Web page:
Some time ago, in this post, I promised a few more shots of Redruth Brewery. This is still my favourite place to photograph although I’m open to suggestions for better ones (hint).
I wasn’t notably enthusiastic when spouse suggested I accompany him to Macsalvors this morning.
Macsalvors is a shop that is famous in Cornwall for selling… well… all the sorts of things that practical people like. It started as a marine salvage outlet, and has evolved into a place where spouse wants to spend a million quid every time he passes through its automatic portal.
I have nothing against the place at all. In fact I quite like it, but it’s not enough on its own to make me leave the house on a seriously rainy day. Spouse, however, pointed out the error of my slatternly ways as I lolled on the sofa frustratedly reading other people being wrong on the Internet, and thereby persuaded me it would be healthier to look at rope with him. So Macsalvors it was.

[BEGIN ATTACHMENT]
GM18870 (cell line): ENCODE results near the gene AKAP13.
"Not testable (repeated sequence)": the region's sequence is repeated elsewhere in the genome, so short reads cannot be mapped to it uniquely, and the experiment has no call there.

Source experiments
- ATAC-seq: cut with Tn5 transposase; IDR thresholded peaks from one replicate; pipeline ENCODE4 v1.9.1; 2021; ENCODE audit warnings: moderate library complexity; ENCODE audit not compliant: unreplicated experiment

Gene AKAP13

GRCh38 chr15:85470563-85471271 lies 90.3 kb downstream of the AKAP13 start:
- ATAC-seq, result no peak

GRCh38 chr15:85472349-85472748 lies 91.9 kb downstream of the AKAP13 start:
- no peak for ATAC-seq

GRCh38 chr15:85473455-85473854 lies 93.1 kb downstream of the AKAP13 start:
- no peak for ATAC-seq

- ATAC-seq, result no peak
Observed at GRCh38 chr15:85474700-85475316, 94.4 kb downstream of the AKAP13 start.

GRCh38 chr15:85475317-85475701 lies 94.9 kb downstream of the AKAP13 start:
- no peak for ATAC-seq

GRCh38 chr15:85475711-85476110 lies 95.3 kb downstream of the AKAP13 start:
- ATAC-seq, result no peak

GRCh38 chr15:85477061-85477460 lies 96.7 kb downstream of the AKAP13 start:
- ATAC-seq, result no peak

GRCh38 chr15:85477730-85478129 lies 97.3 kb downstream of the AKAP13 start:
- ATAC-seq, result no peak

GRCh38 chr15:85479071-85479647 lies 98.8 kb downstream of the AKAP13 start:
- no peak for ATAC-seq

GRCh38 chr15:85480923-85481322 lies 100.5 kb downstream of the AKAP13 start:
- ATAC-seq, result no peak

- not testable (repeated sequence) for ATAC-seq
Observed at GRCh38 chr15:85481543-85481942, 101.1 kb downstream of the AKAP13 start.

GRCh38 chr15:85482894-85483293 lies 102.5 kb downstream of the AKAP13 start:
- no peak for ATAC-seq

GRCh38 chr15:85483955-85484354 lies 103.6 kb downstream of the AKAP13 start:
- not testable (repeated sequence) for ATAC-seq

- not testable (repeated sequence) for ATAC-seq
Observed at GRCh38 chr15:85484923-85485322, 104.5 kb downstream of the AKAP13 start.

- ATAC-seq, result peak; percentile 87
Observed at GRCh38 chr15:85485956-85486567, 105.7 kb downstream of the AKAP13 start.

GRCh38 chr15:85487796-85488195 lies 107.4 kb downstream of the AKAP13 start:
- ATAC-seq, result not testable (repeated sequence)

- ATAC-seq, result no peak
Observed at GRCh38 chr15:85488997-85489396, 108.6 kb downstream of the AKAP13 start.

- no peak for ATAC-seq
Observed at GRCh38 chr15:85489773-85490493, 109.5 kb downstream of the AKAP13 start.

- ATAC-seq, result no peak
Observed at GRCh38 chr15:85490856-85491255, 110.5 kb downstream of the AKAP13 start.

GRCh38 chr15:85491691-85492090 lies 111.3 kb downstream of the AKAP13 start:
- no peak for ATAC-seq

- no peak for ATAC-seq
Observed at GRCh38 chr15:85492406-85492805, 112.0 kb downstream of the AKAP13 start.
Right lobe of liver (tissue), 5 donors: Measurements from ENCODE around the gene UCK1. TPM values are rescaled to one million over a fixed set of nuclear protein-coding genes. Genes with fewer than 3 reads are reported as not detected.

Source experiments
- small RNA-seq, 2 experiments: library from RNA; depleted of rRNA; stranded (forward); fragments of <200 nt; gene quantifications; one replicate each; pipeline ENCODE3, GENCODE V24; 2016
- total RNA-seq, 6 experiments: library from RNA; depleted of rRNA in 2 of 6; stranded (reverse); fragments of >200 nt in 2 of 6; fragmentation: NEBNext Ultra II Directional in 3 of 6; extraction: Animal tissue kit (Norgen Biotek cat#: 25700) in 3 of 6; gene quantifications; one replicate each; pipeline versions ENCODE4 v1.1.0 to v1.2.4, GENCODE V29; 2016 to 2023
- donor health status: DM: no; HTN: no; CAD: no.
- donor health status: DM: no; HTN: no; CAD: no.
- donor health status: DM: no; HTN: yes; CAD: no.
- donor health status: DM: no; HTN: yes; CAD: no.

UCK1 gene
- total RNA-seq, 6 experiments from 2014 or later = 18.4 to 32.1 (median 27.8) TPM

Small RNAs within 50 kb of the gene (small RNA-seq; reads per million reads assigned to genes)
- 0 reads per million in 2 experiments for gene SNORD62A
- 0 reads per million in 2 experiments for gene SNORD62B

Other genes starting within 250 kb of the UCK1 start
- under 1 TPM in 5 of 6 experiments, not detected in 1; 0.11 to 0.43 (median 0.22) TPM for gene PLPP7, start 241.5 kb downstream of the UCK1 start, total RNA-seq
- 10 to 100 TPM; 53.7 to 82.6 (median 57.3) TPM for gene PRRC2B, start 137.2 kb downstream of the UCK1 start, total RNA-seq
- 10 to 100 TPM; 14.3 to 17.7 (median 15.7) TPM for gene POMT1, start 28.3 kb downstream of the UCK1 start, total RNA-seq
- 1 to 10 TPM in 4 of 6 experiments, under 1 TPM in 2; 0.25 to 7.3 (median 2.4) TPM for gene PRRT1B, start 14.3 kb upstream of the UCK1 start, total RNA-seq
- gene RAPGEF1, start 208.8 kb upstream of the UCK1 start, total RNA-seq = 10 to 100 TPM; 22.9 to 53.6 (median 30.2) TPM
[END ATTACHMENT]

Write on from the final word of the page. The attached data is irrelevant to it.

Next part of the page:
I’m glad I went. I hadn’t noticed all the slightly morose shop dummies before.
Anyone who has heard of Redruth knows that it, and its neighbouring town Camborne, are considered among the roughest and dodgiest parts of Cornwall. Once, when I told a man at a car boot sale that I taught in the area, he quipped, “do you have to wear a flak jacket?” I forgave him though, because he had a nice beard.
Jokes about the general seediness of the population abound:
Q. How can you tell if a Redruth girl is having an orgasm?
A. She drops her chips.
Seems that Redruth’s status has been pretty poor for a long time. Daniel Defoe dismissed it in an offhand way in the 1700s in A tour thro’ the whole island of Great Britain, divided into circuits or journies, suggesting that there was nothing worth mentioning between St.Ives and Padstow:
From this town and port of St. Ives, we have no town of any note on the coast; no, not a market town, except Redruth, which is of no consideration, ’till we come to Padstow-Haven, which is near thirty miles…